Kratos' justification. Not entirely wrong, since many time he must kill innocent bystanders if he want to survive. The Olympians' justification is more like Moral Myopia.
Guy of Gisborne from Robin Hood is of the Virtue Is Weakness variety in regards to his pursuit of his ambition, but also a little The Way I Am in that he is well aware that he has "committed heinous crimes." Only he isn't prepared to do anything about it except to rely on Marian to "wash away his sins." She begs to differ. It does not end well.
A common justification for cliques, trolls, internet bullies and doxing (fishing for people's personal information or using it against them). Of course, the instant any of this stuff happens to THEM you can expect them to drop their "morality" like a sack of hammers.
Absolute Power: Charles Prentiss. He's a bastard because being a bastard works. You might wish it didn't, and he has some sympathy with that viewpoint. But it does.
Tywin Lannister (and pretty much every other Jerkass in the series) in A Song of Ice and Fire / Game of Thrones: Westeros is a Crapsack World where doing the honorable thing will get not only you but probably everyone around you killed. A little Pragmatic Villainy, on the other hand, can help stabilize the kingdom and make sure that most people can continue on with their lives.
As with the series theme, such actions always have a cause and effect, when you ephaized with the latter over the former. By the time Tywin dies, all the fear and hatred against the Lannisters past actions comes back to bite them, as everyone now wants to oust the Lannisters, and their hold over the realm crumbles under Cersei Lannisters reign.
Least I Could Do will twist itself into storytelling pretzels in order to let Rayne be a Jerkass wish fulfillment character and still look like a good guy in the end, usually by pulling a justification out of thin air that leads to everyone apologizing to Rayne and saying he was right all along. In one arc, Rayne's company is hiring but he doesn't tell his jobless friend Issa. When she angrily confronts him and demands to know why he didn't get her a job, he says that she needs to earn it by merit rather than getting it through favoritism — and this is after weeks of comedic backpedaling to avoid telling the truth.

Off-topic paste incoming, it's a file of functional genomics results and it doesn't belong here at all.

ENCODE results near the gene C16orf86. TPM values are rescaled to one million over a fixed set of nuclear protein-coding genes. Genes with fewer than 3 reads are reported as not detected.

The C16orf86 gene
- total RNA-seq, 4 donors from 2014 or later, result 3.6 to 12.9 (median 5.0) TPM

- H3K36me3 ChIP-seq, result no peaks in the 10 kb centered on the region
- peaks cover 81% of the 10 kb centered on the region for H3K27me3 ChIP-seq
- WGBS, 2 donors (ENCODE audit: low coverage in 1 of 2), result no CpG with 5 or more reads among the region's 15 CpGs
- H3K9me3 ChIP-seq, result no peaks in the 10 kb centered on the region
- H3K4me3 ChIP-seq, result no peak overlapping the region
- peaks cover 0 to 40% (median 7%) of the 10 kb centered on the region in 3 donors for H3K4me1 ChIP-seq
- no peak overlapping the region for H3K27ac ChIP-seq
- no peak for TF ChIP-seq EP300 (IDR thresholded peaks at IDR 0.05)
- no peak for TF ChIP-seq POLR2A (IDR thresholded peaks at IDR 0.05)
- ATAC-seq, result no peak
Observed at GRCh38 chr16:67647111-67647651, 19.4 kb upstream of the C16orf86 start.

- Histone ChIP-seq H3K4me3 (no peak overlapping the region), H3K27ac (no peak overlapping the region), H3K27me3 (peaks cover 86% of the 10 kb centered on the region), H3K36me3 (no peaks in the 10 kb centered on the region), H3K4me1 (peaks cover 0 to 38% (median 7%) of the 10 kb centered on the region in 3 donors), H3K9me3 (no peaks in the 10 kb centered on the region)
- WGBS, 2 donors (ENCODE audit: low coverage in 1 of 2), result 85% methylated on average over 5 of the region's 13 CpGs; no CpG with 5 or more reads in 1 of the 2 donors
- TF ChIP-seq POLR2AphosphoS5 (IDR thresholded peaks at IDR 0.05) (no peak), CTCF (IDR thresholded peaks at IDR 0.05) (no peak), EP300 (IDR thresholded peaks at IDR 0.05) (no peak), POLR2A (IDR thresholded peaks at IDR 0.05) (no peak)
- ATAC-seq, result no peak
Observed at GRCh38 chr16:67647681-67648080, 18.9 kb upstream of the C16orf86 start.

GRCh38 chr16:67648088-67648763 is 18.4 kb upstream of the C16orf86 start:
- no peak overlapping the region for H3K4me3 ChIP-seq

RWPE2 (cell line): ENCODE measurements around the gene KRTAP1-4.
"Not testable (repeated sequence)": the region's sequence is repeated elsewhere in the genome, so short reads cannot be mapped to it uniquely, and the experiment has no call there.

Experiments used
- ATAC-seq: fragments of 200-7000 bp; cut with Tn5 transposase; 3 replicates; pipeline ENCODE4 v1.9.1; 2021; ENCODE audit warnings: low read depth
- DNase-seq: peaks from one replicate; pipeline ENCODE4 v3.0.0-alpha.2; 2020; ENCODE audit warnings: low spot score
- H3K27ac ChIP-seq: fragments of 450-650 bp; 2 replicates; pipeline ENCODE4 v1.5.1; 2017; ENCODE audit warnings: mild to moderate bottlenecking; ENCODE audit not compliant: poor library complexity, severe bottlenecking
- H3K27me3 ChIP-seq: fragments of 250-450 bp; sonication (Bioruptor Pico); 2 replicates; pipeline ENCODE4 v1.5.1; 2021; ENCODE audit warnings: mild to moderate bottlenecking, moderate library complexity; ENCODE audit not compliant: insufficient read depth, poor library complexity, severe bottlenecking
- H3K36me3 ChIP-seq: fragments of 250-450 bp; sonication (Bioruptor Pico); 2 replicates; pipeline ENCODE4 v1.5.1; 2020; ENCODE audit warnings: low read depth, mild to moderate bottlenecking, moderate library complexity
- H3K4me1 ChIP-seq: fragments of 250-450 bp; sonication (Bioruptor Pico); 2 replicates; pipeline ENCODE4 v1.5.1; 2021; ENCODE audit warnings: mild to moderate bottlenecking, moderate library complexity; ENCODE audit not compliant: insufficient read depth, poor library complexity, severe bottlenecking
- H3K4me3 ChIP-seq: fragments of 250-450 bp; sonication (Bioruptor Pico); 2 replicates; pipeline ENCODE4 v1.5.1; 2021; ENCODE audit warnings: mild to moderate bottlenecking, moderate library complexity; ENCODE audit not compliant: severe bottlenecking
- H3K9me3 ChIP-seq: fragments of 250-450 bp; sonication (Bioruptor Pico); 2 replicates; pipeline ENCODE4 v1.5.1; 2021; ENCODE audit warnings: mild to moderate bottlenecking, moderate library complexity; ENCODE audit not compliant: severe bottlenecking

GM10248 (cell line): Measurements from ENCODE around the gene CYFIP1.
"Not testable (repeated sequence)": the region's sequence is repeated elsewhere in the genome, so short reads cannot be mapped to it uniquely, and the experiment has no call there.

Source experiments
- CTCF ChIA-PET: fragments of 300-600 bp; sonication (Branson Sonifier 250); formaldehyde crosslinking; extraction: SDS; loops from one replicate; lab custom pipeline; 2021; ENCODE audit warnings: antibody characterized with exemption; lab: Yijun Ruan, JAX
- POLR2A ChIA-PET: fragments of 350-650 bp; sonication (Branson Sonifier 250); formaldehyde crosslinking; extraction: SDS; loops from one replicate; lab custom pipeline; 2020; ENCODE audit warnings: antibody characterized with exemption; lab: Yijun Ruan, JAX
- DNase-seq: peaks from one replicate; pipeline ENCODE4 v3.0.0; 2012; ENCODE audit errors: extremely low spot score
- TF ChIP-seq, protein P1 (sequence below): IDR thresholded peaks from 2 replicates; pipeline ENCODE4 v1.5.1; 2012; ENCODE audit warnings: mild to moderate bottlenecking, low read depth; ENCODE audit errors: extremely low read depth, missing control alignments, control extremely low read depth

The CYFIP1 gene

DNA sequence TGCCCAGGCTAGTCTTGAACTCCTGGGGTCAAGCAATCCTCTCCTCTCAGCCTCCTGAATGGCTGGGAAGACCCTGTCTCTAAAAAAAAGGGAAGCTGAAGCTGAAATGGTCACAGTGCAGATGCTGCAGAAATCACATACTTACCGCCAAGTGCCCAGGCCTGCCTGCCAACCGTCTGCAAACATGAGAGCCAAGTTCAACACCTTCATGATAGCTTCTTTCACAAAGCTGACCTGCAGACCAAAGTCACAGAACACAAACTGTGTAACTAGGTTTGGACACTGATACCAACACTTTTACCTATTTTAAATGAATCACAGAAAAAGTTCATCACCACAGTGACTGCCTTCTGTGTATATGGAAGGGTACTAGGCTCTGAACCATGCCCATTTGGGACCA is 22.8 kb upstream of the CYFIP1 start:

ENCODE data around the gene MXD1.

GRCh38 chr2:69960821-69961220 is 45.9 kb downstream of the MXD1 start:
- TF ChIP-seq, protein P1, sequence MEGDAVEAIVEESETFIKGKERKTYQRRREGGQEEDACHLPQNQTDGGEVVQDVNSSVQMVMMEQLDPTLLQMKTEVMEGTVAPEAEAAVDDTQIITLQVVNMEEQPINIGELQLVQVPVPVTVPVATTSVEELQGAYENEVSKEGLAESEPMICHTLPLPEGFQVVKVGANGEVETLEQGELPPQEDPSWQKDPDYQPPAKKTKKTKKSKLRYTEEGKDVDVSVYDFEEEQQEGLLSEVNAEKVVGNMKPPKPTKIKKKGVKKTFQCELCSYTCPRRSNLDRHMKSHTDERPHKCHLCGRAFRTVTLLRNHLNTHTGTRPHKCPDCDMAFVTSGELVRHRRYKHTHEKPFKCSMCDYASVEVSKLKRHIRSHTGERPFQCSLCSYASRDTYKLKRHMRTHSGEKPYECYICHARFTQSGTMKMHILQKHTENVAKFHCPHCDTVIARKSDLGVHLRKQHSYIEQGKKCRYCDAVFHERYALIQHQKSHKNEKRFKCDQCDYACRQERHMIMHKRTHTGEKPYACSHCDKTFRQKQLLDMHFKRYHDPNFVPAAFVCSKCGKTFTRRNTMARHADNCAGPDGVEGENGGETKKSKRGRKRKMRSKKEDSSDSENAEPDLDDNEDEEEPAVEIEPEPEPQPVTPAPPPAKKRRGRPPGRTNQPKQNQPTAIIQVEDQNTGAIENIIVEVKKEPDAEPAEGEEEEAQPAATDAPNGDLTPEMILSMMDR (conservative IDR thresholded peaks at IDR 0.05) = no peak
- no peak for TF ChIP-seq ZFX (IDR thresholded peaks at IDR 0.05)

The Gulag Archipelago has the line, "What can I do with the incorrigible directness of my personality! ... I am compelled to utter reprimands; it disciplines those nearby."
The Way I Am
Most characters with Freudian Excuses for their behavior fall back on this excuse. Apparently, Mommy Issues are more important than self control and common decency.
This is usually the justification for the Jerk Sue. In the author's failed attempt to excuse whatever the Jerk Sue does and cast them in a sympathetic or just "assertive," they end up writing it off as this.
Sawyer from LOST is The Way I Am, with a little bit of self-loathing and a whole lot of Heart of Gold thrown in. At least, he was in the first seasons. He would usually justify his actions with "I'm not a good person."